Every year, high school students studying Japanese have a chance to participate in the National Japan Bowl, a competition that tests their knowledge of Japanese history, language, culture and more. Some of the country’s top language students make it to D.C. to compete; however, more than just classroom attendance is required in order to do well.
“The Japan Bowl has never had a focus on just textbook knowledge,” said Ambassador John Malott, president and CEO at the Japan-America Society in Washington, D.C. As much as 80 percent of the questions asked go beyond what students study in class, requiring them to have a truly in-depth understanding of Japan as a whole.
In the preliminary rounds of competition, the students are divided into levels based on how long they have studied Japanese. These initial rounds consist of 100 questions that the students answer in teams. The three teams with the top scores from each different level face off in a National Championship round.
IN THIS YEAR’S COMPETITION, held at the National 4-H Youth Conference Center in Chevy Chase, Md., 185 students from 36 high schools across the country participated.
The National Japan Bowl has captured the attention of Japanese audiences, including Japan’s largest broadcasting network, NHK. Portions from this year’s competition were broadcast in Japan via the Network as well.
Thomas Jefferson High School for Science and Technology (TJHSST) student, Austin Riopelle, from Ashburn, was filmed by NHK, for his Japanese studies. He also competed in this year’s Japan Bowl with other students from his school.
“They interviewed Austin showing how American students prepare for the competition,” said TJHSST Japanese language teacher Koji Otani. “They are interested in schools that regularly appear in the Japan Bowl.” In the 2014, TJHSST students competing at Level II of the competition earned second place overall, and won a trip to Japan.
This year, representing the state of Virginia were students from Falls Church High School, Hayfield Secondary School, Lake Braddock Secondary School, Langley High School, Oakton High School, South Lakes High School, TJHSST, Westfield High School and West Springfield High School.
OVERALL, students from Lake Braddock Secondary School, Hayfield Secondary School and TJHSST all were named among the top five winning teams for their different levels.
The Level 2 team from Lake Braddock Secondary School, made up of Sophia Cheung, Angela Wang and Rachel Blatt was awarded third place.
Lake Braddock’s Level 3 team, which included Aven Kelly, Mimi Le and Chaeun Park, received second. Hayfield Secondary School’s Level 4 team, made up of Michael Chong, Suji Lee and Suyun Lee, placed fifth; and, TJHSST’s Level 4 team, made up of Katie Shen, John Serger and Zeal An, placed fourth.
And while victory is exciting, winning is not the only goal teachers have for their students.
“This is a really good opportunity for students to learn something that is impossible in the classroom,” said Hayfield Secondary Japanese teacher, Kyoko Vaughan. “My goal is for my students to be interested in Japan throughout their life.”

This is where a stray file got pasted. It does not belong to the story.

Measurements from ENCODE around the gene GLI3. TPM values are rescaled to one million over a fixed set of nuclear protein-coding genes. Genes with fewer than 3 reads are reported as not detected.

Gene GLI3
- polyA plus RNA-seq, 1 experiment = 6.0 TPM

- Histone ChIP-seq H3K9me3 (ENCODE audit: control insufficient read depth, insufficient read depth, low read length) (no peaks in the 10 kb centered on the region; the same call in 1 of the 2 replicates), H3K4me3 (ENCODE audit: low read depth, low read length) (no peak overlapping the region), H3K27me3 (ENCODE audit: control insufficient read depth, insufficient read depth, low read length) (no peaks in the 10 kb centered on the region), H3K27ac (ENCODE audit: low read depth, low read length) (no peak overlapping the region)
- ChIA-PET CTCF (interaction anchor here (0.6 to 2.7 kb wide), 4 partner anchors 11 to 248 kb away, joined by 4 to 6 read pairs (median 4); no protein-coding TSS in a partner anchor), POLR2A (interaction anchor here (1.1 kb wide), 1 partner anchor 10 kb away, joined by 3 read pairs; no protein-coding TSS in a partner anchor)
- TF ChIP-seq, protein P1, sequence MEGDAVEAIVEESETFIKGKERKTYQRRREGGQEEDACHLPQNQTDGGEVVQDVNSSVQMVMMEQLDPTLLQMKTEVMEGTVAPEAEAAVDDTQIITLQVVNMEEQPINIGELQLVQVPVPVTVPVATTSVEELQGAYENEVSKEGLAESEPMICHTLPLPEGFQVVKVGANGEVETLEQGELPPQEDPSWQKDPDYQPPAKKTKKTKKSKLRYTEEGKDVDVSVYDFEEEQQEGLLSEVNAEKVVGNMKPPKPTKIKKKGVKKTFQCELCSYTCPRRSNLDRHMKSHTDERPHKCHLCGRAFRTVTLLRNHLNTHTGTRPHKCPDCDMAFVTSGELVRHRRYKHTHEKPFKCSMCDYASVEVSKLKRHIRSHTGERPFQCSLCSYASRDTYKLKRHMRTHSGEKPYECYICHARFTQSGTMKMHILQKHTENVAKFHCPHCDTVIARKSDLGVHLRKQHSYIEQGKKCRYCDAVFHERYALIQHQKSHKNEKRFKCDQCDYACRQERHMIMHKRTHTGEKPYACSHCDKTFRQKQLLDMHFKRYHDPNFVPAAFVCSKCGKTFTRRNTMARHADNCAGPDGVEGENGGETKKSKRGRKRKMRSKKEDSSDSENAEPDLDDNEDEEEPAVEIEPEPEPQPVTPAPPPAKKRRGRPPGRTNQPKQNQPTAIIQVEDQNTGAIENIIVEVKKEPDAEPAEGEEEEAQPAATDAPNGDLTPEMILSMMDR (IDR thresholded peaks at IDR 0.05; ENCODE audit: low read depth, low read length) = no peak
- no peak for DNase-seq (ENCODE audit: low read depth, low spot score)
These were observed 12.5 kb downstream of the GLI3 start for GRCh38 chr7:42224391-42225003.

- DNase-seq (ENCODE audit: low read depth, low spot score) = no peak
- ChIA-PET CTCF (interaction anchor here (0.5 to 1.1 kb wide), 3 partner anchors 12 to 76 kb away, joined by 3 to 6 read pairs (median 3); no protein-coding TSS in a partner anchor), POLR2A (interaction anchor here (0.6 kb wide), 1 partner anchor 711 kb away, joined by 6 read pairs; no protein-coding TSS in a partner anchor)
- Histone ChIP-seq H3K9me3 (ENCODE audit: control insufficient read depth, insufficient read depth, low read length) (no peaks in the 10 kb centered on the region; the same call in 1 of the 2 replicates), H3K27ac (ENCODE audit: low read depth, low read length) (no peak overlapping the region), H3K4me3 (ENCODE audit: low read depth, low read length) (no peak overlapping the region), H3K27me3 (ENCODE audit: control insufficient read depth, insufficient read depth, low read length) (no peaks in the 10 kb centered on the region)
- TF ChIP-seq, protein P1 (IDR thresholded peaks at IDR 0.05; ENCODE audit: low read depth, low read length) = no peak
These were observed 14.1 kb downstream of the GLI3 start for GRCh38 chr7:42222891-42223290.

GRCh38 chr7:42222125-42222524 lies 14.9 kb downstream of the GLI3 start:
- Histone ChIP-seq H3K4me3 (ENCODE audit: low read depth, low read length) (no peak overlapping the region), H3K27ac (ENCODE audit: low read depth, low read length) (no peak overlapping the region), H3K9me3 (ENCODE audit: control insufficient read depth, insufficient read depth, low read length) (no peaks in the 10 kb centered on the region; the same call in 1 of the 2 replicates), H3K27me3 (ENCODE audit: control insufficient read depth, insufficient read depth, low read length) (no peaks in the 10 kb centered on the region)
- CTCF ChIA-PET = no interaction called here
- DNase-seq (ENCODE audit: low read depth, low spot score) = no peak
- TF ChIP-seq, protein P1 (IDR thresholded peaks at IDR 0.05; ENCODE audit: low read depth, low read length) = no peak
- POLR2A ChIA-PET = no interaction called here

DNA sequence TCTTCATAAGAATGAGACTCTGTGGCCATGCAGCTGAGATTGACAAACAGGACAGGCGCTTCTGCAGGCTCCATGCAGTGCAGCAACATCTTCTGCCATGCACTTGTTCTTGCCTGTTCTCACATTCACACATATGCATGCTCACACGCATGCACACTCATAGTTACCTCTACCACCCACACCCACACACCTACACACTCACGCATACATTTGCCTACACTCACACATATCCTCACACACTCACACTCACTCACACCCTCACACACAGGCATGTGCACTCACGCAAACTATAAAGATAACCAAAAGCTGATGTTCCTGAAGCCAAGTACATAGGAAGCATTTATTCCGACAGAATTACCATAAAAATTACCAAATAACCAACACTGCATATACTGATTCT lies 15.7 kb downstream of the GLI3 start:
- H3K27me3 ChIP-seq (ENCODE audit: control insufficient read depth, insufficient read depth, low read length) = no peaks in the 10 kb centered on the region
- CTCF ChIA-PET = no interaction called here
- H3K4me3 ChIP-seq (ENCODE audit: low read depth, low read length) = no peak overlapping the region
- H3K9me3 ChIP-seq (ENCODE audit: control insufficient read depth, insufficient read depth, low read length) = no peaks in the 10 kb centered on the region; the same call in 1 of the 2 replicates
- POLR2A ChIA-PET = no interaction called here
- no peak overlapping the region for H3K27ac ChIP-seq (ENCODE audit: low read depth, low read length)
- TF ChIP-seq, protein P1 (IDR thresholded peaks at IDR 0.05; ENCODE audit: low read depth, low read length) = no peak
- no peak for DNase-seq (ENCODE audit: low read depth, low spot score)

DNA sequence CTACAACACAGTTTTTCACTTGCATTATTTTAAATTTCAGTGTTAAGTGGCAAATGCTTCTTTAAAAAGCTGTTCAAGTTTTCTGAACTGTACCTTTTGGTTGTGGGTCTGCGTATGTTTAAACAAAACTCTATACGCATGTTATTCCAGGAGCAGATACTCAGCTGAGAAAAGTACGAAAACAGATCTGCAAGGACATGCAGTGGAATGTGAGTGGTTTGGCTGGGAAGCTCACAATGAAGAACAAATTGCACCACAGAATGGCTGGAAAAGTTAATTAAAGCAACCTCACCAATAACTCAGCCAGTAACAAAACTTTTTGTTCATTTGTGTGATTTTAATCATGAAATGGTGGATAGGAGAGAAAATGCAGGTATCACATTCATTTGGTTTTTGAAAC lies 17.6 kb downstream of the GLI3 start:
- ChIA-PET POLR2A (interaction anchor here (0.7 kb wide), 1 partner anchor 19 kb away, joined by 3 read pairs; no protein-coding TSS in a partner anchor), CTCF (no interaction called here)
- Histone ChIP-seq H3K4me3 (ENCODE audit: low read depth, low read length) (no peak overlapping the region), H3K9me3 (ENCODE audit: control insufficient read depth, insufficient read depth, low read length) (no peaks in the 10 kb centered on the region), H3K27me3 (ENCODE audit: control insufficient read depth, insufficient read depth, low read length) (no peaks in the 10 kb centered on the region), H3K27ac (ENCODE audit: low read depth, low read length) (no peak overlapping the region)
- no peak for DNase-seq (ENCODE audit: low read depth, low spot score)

Each year, the Level 4 National Champions are awarded a trip to Japan. In 2014, multiple teams were able to go thanks to an invitation from the Government of Japan under the “Kakehashi Project.” The announcement has yet to be made about whether as many students will be going to Japan this year.
"At least two teams will be able to go to Japan this year, thanks to a grant from the Mazda Foundation,” said Ambassador Malott. “There is a possibility that we might be able to obtain additional funding (from another source), and if we do, more students can also join the trip."
Students are excited about their language studies and would love for the program to continue.
“The language is not as hard as people make it out to be,” said sophomore Mia Delmonico, who was on West Springfield High School’s Level 4 team in Friday’s competition. “People are intimidated by Kanji.”
The Japan-America Society created the Japan Bowl in 1992 to encourage students studying Japanese. According to the Japan Foundation, there are over 60,000 American high school students learning the language, and the largest numbers of Japanese learners today are in high school, not college.
“When you look at the number of jobs directly related to Japan and the amount of direct investment, the number of Japanese speakers outside of Japan is increasing,” said South Lakes Secondary School Japanese language teacher, Adam Podell. “Japan is a huge contributor to international development.”
This year the Board of Trustees granted their permission for the Japan Bowl to expand overseas. The competition has already grown across the country, with local competitions in California, Utah, Wisconsin, Kentucky and Illinois.
“The goal is to have a Japan-America Society in each state,” said Risa Kamio, director of Educational Programs at the Japan-America Society of Washington, D.C.
“We’ve been participating since the first year,” said Lake Braddock Secondary School Japanese language teacher, Keiko Abrams. “Last year, [our level 2 team] was third, so they went to Japan. They get to visit many places that tourists can’t go. They got to stay with a host family.”
The annual Japan Bowl is an official event of the Cherry Blossom Festival, and made possible through support from the United States-Japan Foundation; the Embassy of Japan; the Ministry of Foreign Affairs; the Ministry of Education, Science and Technology; the Japan Foundation; and the American Association of Teachers of Japanese.
For more information, visit http://www.jaswdc.org/